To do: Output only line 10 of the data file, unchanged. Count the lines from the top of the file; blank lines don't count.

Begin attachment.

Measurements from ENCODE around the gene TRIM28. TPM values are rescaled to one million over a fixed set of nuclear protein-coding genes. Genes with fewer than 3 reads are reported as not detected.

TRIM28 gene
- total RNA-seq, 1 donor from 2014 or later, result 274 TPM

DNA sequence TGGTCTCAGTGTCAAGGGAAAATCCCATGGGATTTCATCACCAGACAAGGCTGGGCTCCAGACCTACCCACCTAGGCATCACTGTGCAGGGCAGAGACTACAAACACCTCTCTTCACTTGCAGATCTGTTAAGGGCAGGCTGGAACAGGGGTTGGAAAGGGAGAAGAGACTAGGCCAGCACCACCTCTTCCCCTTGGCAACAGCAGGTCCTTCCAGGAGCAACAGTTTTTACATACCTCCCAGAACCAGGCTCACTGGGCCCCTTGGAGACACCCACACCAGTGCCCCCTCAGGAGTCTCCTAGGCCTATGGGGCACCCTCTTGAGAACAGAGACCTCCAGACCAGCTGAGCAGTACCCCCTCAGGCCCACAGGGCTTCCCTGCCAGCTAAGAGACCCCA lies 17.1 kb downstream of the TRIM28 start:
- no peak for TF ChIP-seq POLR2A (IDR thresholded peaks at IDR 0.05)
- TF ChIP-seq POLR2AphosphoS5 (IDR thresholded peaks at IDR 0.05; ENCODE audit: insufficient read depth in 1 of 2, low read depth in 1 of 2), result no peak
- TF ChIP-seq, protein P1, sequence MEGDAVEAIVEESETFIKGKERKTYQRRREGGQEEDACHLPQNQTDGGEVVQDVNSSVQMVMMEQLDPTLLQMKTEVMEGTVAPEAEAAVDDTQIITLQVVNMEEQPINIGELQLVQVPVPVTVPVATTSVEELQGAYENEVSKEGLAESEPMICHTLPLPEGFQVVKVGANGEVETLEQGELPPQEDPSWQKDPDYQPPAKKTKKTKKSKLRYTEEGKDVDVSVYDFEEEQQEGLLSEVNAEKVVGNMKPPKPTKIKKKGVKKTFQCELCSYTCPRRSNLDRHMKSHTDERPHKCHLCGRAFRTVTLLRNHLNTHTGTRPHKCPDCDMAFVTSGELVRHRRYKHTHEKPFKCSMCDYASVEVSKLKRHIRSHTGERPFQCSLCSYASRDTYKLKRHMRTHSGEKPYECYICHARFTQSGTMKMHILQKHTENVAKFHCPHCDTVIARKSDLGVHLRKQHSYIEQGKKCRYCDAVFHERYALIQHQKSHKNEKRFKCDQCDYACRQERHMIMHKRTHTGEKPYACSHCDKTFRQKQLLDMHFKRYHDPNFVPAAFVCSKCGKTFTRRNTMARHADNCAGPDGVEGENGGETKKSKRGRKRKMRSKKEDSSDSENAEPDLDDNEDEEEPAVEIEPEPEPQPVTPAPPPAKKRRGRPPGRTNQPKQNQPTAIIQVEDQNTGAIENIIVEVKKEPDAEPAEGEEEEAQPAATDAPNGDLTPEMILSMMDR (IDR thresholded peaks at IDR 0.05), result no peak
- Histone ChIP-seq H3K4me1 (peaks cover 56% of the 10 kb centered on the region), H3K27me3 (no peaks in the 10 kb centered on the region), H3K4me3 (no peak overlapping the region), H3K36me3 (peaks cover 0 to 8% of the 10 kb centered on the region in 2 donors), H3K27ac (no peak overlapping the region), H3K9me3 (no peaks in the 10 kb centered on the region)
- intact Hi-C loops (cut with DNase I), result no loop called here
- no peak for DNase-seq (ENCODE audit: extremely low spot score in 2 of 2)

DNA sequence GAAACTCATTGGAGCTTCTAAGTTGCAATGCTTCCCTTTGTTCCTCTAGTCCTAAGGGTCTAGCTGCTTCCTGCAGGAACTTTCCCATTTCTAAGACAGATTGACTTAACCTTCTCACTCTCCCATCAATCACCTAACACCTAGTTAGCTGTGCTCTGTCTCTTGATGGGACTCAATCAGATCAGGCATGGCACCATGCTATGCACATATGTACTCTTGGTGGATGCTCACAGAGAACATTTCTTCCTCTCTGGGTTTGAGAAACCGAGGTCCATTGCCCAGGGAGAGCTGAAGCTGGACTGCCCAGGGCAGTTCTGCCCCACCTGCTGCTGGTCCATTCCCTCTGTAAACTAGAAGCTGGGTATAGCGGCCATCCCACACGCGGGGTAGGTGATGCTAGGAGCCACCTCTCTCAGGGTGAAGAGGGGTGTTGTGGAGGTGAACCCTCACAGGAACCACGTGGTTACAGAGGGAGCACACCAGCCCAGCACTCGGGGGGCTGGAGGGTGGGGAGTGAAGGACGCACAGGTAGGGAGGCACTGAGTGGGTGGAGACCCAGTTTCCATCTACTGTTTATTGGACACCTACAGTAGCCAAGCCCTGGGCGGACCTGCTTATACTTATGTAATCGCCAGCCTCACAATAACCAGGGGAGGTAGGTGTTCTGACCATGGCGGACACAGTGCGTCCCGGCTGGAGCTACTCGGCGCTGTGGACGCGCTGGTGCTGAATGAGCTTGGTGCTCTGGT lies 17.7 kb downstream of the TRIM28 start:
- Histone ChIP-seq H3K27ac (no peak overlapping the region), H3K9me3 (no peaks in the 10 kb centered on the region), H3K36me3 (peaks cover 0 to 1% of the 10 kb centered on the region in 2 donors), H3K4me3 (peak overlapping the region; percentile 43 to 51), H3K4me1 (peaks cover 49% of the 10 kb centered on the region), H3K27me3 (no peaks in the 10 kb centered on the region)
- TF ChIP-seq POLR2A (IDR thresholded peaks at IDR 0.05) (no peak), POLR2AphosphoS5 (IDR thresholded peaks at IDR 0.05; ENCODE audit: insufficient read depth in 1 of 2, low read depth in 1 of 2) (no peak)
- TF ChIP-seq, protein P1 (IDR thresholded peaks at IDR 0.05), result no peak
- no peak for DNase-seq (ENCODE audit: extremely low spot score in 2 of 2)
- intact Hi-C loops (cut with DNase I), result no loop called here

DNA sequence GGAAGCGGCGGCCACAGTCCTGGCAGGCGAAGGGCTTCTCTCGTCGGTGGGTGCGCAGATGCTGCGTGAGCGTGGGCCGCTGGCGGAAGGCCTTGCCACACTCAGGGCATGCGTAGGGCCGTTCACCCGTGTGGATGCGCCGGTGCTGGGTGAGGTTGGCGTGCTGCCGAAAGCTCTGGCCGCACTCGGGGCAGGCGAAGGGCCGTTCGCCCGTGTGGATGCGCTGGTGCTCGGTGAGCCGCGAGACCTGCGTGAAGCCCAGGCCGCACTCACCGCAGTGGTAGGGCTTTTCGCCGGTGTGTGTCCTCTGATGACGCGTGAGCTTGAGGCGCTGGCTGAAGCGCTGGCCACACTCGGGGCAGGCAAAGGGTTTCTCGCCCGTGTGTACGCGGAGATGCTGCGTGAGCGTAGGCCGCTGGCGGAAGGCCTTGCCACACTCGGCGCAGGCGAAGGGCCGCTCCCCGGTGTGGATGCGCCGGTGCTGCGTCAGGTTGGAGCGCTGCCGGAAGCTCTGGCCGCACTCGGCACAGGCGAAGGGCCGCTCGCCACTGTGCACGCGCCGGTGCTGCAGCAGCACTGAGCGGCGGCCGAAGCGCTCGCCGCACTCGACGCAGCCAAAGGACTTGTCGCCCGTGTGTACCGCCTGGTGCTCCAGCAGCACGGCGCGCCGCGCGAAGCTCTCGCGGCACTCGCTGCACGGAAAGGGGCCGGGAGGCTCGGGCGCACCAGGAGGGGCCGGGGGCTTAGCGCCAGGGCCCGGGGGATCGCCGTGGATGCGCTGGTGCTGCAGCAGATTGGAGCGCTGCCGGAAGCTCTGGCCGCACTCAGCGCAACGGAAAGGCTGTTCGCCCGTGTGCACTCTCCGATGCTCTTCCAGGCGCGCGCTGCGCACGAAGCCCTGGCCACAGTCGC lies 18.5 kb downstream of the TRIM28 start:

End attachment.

- no peak for DNase-seq (ENCODE audit: extremely low spot score in 2 of 2)